Here we will explain our hardware approach to the 5 main and 2 supporting operations to incorporate all Cricket features:

Main Operations

Walking

Avoiding obstacle

Chirping

Mimicking two green eyes and Cricket heart

IR Remote control Supporting features

Cricket power pack

Program download

Walking

The Cricket Robot can walk with 3 servos, Center, Left and Right. Center servo moves left-right legs positioned in the middle of the Cricket. Left servo moves front-rear legs on the left, and Right servo moves front and rear legs on right.

 

Fig.0 Cricket Leg Notation

Servos are controlled by PWM generated by the microcontroller onboard and output to PORTA.0 -2. The angular movement of motors is determined by the time when logic hi is sent to servo. Approximately, 0-180 degree servo would correspond to 0.5ms to 2.3ms of the high time.

 

 

High-Time
Position
0.5ms
0
1.4ms
90
2.3ms
180

 

Fig. 1 Servos Part

 

Fig 2. Servos Connection

 

Avoiding Obstacles

The Cricket has two antennas projecting from its body. They serve as sensory devices to detect incoming obstruction. Each antenna attaches to a normally open microswitch, which will be closed when the Cricket runs into something. PORTA.5 and PORTA.6 are dedicated as input pins for the Cricket antennas.

 

Fig.3 Cricket Antenna Circuit Part

 

Chirping

The Cricket can chirp 4 different songs. We installed a DAC (Digital to Analog Converter), an amplifier, and a speaker on the Cricket body. The DAC is connected to PORTC.0-PORTC.7. Analog output from the DAC is amplified to the speaker. Unfortunately, we didn't have time to make use of the DAC as originally planned, so our cricket songs are all digitally driven square waves.

 

Fig.4 Cricket song generator part

 

 

Mimicking Cricket Eyes and Heart

Two green LEDs and one red LED are used to mimic a real cricket eyes and its heart. The green eye LED turns off if the Cricket's antenna hits something. In fact, you could play around with the eye and heart features if there were two crickets approaching each other. One might blink its eyes and the other might have a high heart beat rate. PORTA.3 is for driving the two green LEDs. PORTA.4 is for driving the red LED.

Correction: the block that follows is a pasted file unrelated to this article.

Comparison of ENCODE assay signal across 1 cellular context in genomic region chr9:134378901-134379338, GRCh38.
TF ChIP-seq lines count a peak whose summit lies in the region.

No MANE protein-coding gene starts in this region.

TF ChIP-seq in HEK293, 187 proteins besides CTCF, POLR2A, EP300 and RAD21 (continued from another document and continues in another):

Fig.5 Cricket LED Part

 

IR-Remote Control

The Cricket can be remotely controlled by a Sony IR TV/VCR remote. We equipped an IR-detector onboard to pick up the IR transmission. A IR detector was connected to PORTD.2 (INT0) since we intended to use IR as an interrupt-driven signal. Output generated form the IR-detector is a pulse train of 12 bits. The pulse train begins with "Start header" with duration of 4T (T~650us for our remote, but vary a little for a different remote) and is followed by pulses with duration of 3T (Logic "1" ) or duration of 2T(Logic "0" ). We use the onboard microcontroller to decode these 12 bits (please refer to Software Design for details).

 

Fig.6 Typical Pulse Generated By an IR-TV Remote

Fig. 7 IR Detector Circuit Part

 

 

Power Pack

The Cricket stays on its own power. A Power pack at the back of the Cricket contains 6 Ni-Cad 1.5 rechargable batteries. Utility voltage supplied to the Cricket circuit is regulated to 5Vdc by LM7805, a 5Vdc regulator. Since Cricket servos are 6V DC servos, they are not very sensitive. The servo voltage is pulled down by 0.7 V using a diode.

 

Fig.8 Power Distribution Part

 

Program Download

As the Cricket Robot needs to stay on its own board, for convenience, our design allows software programs to be downloaded via a STK200 dongle. The hardware configuration is as follows:

 

Fig.9 Program Download Circuit Part

 

Hardware Design